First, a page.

This is the most controversial post I have ever written in ten years of blogging. I wrote it because I was very angry at a specific incident.
Such is the putative relationship advice of Amy Sutherland, a journalist who spent a year at an animal-trainer school and decided to apply the trainers' techniques to her husband's annoying habits.
According to Sutherland, the key to marital bliss is to ignore negative habits and reward positive ones, the same approach animal trainers use to get killer whales to leap from their tanks and elephants to stand on their heads. So to teach her husband, Scott, to stop storming around the house when he couldn't find his keys, she practiced what trainers call Least Reinforcing Scenario, which means she ignored his outbursts, and didn't offer to help with the search.
To prevent Scott from hovering over her while she tried to cook, she engineered "incompatible behaviors" by setting a bowl of chips and salsa at the other end of the room. Soon she had a key-finding, salsa-eating mate and, she says, a happier marriage. Sutherland first wrote about her experiment in The New Annoying habits essay Times inwhere it became the most e-mailed story of the year.
Sutherland admits that her ideas are not groundbreaking: In the s, B. Skinner used rats and pigeons to develop his theory of "operant behaviors," the idea that behavior is affected by its consequences. That doesn't mean the strategy is not controversial: The idea of women training simple men is a well-worn trope of pop culture.
In the film "If a Man Answers," Sandra Dee's mother hands her a canine-training manual with the advice "If you want a perfect marriage, treat your husband like a dog.
While Sutherland claims that animal-training techniques work on both genders, in another new book, "Seducing the Boys Club," Nina DiSesa advocates a gender-specific approach to changing people's behavior.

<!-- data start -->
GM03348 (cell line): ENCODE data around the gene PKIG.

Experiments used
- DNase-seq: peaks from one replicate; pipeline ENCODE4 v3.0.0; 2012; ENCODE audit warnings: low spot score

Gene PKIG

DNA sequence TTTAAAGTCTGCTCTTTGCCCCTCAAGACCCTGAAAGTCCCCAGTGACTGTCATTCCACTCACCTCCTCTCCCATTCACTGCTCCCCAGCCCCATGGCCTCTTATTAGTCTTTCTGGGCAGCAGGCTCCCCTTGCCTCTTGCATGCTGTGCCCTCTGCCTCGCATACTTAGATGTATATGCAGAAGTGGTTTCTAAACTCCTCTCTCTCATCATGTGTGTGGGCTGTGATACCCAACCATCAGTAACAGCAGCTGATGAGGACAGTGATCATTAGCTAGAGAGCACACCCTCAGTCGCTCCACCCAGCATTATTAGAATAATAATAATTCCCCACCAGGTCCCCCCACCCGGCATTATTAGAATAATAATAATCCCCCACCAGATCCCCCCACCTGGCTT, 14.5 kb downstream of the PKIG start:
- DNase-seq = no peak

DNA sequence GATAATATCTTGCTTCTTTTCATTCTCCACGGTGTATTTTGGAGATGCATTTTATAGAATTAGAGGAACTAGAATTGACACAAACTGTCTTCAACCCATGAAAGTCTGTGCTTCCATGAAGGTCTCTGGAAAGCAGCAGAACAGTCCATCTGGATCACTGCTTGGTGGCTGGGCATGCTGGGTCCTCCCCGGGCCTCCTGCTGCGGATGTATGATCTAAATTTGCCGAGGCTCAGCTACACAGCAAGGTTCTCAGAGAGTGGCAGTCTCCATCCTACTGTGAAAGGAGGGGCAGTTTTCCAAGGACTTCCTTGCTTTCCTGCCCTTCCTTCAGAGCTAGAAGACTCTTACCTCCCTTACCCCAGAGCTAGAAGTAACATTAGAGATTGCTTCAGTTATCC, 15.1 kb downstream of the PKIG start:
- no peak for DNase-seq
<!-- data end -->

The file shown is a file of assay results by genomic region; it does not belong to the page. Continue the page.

DiSesa, who was the first female chairman of the ad agency McCann Erickson, argues that women should use their femininity to manipulate the men they work with and advance their careers.
Instead of criticizing an employee's ad proposal, she flatters him for his "brilliant" idea, then sweetly asks if he had any other inspirations. We know how to handle men, we just don't do it at work.
But Sutherland says it's not a quick fix.
In fact, she was the one who wound up being retrained, as she taught herself not to take her husband's actions personally, and not to react when he did things that annoyed her.
DiSesa also says she retrained herself to stop criticizing and confronting the men she worked with, and instead use "S and M," seduction and manipulation, to get her way.
And, she says, we shouldn't admit to our manipulations. Now they use the word "shamu" as a verb, as in "Did you just shamu me?
But she's skeptical of the idea that the technique will work with real marital problems such as lack of communication or sexual incompatibility: And she's not opposed to therapy, although she says, judging from the enthusiastic response to her essay, "Psychologists might want to consider bringing more animals into the mix.One evening over dinner, I began to joke, as I often had before, about writing an essay called “Men Explain Things to Me.” Every writer has a stable of ideas that never make it to the racetrack, and I’d been trotting this pony out recreationally every once in a while.
Attention, frustrated wives: if you want your husband to start listening to you and stop leaving his socks on the floor, all you need is a little patience and a lot of mackerel. The 10 Habits of Highly Successful Women - Kindle edition by Glynnis MacNicol, Rachel Sklar. Download it once and read it on your Kindle device, PC, phones or tablets.
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Why does your coworker constantly clear his throat? What’s behind your best friend’s Facebook oversharing? Science has answers for these annoying habits. things that annoy essaysThere are a lot of things that annoy me.
I'll be at work waiting for a customer to pay and they'll have one hand with a bill and the other hand with change. Since they're too lazy to count the change they give me the bill.
It isn’t as bad as it sounds. From the article: There is a socioeconomic element at play when it comes to exclusion. Those people of color with lower income can feel marginalized by poly community culture’s financial demands, which can include dishing out cash for a fancy play party or a plane ticket to Burning Man. things that annoy essaysThere are a lot of things that annoy me. I'll be at work waiting for a customer to pay and they'll have one hand with a bill and the other hand with change. Since they're too lazy to count the change they give me the bill. When I . One evening over dinner, I began to joke, as I often had before, about writing an essay called “Men Explain Things to Me.” Every writer has a stable of ideas that never make it to the racetrack, and I’d been trotting this pony out recreationally every once in a while.
When I . In , I obtained the first Transpluto ephemeris which was published in Germany by the highly respected astrologer/scientist, Theodor Landscheidt.